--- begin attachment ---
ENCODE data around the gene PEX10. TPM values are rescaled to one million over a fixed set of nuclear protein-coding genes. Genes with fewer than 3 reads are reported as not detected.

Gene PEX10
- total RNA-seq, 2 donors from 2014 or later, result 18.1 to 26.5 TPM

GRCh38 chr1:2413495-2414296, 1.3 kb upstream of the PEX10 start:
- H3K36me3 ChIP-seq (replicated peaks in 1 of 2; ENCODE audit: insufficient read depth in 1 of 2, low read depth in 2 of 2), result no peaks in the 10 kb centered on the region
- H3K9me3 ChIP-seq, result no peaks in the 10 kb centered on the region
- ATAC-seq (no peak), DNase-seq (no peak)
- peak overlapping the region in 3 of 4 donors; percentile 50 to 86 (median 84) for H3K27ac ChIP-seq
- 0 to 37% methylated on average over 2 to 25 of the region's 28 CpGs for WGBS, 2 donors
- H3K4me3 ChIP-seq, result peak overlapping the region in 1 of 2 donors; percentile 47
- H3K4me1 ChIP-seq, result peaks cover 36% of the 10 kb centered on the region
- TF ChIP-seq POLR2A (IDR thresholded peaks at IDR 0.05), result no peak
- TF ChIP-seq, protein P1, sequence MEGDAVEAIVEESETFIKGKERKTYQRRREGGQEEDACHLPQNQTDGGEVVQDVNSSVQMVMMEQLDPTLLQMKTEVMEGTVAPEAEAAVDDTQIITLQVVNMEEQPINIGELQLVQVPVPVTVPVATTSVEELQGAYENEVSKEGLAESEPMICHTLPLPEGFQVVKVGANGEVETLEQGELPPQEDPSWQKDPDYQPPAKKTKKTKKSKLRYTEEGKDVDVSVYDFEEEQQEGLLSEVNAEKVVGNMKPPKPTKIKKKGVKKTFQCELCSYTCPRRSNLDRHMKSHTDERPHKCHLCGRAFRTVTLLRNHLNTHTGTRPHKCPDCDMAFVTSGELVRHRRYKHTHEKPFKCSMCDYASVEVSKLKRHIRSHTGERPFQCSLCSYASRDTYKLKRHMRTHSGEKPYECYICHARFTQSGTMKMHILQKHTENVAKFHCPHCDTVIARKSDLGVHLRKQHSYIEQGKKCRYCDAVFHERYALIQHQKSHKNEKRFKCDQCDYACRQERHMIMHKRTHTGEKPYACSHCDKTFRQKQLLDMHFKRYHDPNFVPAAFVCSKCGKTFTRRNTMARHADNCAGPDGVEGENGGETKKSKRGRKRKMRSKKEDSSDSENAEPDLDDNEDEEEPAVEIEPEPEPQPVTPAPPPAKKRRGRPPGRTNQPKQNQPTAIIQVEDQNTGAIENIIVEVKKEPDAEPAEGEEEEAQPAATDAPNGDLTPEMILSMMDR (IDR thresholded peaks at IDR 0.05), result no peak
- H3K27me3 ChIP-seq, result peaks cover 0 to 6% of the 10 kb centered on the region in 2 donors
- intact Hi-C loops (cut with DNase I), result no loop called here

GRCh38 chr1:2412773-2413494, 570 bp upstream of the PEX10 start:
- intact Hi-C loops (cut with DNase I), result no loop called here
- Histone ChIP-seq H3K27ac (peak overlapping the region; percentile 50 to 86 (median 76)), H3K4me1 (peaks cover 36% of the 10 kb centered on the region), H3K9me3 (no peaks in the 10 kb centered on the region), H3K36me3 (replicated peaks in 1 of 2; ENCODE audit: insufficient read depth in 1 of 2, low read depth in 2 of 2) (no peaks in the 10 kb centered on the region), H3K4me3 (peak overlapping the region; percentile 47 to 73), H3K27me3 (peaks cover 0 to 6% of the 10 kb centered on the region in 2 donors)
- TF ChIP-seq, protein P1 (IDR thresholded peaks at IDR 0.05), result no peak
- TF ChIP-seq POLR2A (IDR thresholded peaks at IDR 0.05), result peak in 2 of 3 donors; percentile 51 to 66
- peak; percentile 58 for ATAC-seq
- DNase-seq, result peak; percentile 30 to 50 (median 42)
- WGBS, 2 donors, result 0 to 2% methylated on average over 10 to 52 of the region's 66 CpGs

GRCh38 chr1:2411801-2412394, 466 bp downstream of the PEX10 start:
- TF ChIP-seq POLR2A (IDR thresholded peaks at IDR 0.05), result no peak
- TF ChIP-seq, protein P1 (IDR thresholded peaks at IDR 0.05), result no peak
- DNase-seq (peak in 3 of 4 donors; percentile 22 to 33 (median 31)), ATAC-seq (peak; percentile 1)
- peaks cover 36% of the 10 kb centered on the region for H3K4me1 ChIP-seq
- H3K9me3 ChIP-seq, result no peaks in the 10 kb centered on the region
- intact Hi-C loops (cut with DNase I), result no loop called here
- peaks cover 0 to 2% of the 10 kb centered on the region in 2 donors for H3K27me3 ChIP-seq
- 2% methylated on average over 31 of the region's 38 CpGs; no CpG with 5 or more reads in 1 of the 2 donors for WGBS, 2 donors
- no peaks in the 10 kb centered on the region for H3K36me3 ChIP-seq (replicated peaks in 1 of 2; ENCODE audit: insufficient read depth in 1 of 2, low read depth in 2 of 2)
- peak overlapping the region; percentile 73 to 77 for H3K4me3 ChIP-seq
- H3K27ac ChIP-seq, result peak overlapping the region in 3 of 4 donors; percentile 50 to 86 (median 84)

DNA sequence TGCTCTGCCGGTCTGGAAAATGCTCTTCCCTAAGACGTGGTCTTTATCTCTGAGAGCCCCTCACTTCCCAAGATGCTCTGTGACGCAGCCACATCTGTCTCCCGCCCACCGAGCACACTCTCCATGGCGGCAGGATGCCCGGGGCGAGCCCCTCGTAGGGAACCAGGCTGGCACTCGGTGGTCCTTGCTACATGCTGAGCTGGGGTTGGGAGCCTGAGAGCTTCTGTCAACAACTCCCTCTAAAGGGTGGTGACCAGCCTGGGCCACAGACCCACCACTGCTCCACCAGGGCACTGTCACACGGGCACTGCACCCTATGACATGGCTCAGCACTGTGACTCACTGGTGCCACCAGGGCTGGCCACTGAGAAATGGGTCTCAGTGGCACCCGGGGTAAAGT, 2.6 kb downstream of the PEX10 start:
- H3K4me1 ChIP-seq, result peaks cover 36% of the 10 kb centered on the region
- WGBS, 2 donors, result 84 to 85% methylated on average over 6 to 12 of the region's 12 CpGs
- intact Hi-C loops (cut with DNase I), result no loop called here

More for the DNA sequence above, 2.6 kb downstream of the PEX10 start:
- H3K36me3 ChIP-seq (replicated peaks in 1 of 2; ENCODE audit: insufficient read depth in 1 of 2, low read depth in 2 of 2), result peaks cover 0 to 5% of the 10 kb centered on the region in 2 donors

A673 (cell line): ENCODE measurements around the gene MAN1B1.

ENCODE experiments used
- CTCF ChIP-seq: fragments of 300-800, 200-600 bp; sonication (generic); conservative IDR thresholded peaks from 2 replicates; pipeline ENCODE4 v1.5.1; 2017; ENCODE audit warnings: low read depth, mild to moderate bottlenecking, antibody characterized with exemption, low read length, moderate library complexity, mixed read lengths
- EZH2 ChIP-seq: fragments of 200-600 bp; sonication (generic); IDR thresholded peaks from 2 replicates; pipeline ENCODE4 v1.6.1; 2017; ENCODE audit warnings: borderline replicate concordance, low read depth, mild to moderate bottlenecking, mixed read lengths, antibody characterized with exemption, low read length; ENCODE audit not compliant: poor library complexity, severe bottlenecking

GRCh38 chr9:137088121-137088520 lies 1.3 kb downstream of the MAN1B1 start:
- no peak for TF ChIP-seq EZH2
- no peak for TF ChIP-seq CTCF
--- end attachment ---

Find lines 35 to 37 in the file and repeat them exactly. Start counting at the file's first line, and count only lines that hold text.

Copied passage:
- H3K27ac ChIP-seq, result peak overlapping the region in 3 of 4 donors; percentile 50 to 86 (median 84)

DNA sequence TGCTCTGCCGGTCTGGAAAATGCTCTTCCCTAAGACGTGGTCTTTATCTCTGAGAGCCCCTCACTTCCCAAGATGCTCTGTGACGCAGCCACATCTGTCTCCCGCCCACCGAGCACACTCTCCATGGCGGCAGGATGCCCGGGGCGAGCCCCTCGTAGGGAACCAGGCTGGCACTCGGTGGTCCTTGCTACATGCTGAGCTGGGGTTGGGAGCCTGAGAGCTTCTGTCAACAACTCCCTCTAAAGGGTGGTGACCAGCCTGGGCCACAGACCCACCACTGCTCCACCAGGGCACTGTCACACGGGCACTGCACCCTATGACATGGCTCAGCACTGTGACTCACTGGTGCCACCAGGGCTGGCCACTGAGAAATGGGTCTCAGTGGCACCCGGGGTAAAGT, 2.6 kb downstream of the PEX10 start:
- H3K4me1 ChIP-seq, result peaks cover 36% of the 10 kb centered on the region